New Jersey Department of Agriculture Partners with Food Banks to Help Prevent Food Waste
New Jersey Secretary of Agriculture Douglas Fisher today announced the Department is partnering with The Community FoodBank of New Jersey (CFBNJ), The Food Bank of South Jersey, Mercer Street Friends, and Norwescap to help prevent food waste. The campaign was introduced on the NJDA Facebook page this week and at www.MoreMealsLessWaste.com to inform residents and businesses about what can be done to help prevent food waste. Billboards, social media ads and radio spots will provide some suggestions for food waste reduction and direct people to the new website for more information.
September is Hunger Action Month, which includes New Jersey Food Waste Prevention Day on September 17 and the International Day of Awareness on Food Loss and Waste Reduction on September 29.
“Learning how to be more efficient with food allows individuals and businesses to maximize their budgets while reducing food waste,” Secretary Fisher said. “This helps empower us to make more positive impacts economically and environmentally.”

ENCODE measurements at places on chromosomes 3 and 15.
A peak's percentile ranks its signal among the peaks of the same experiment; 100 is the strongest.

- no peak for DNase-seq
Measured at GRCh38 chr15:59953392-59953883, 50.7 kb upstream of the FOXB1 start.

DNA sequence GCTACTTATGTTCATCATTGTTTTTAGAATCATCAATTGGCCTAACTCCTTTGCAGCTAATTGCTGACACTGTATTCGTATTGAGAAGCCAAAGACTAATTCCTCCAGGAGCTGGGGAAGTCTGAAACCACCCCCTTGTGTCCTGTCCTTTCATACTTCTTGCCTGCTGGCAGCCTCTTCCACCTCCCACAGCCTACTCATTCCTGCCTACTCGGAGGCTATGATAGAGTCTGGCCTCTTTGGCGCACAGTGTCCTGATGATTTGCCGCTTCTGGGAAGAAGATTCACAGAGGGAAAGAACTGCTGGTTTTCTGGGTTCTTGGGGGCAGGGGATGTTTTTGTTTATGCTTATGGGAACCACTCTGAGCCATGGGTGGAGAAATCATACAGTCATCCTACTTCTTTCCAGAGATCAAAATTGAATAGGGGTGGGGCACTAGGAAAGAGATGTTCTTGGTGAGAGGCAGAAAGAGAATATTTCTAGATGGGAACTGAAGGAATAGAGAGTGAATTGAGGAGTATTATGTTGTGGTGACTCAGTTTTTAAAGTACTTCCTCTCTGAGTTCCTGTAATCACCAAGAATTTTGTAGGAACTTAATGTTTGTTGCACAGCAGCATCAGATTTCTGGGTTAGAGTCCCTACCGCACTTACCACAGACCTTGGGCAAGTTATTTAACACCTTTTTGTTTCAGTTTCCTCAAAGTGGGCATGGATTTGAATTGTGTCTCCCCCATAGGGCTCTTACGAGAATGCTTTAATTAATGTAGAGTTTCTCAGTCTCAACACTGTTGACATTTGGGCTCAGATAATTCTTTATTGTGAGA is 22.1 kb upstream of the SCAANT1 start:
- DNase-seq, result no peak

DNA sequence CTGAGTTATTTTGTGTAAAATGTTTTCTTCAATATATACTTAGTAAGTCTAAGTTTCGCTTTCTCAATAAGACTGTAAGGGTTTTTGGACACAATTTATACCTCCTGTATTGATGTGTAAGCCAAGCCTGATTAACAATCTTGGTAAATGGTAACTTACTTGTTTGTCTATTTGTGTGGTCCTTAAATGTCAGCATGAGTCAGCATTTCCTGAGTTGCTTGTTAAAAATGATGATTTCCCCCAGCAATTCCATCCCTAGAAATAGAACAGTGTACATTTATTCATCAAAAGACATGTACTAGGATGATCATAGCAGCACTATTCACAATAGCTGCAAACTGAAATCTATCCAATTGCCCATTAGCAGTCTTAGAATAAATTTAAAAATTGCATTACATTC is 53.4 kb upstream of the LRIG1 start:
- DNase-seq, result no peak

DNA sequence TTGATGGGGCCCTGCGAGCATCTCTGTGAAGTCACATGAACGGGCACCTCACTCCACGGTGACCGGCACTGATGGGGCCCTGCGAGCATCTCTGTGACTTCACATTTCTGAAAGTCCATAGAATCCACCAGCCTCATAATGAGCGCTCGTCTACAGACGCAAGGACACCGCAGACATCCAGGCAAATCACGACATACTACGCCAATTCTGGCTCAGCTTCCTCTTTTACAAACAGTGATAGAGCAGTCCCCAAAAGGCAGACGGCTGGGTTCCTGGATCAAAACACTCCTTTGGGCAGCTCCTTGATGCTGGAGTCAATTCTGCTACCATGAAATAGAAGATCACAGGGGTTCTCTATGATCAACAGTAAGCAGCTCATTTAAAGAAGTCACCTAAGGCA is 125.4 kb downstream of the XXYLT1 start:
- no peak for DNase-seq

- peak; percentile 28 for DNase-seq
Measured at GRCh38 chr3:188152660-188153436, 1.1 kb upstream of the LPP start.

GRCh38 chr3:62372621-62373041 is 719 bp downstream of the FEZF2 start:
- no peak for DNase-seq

It has been calculated that 40 percent of all food is wasted at an average of $2,200 per household in the United States each year. With that in mind, the campaign’s goal is to make everyone more aware of what can be done to prevent food waste by providing resources at www.MoreMealsLessWaste.com.
The site includes ways on how to support food banks including how to give food, make monetary donations or volunteer. It also offers suggestions on how consumers can save money and prevent food waste. Additionally, it has tips on how to store dry food, different methods to raise or give money, and various ways to volunteer.
In response to the economic crisis brought on by the COVID-19 Pandemic, the CFBNJ distributed more than 30 million nutritious meals from March through July this year, many of them to people who are in need for the first time.
“Since the pandemic began in March, we have seen an unprecedented increase in requests for food assistance and connection to other essential resources, like SNAP,” CFBNJ President & CEO Carlos Rodriguez said. “We want people and businesses to know that whatever they can give, whether it’s food, funds, or time, is essential to our mission to combat food waste and hunger in New Jersey.”
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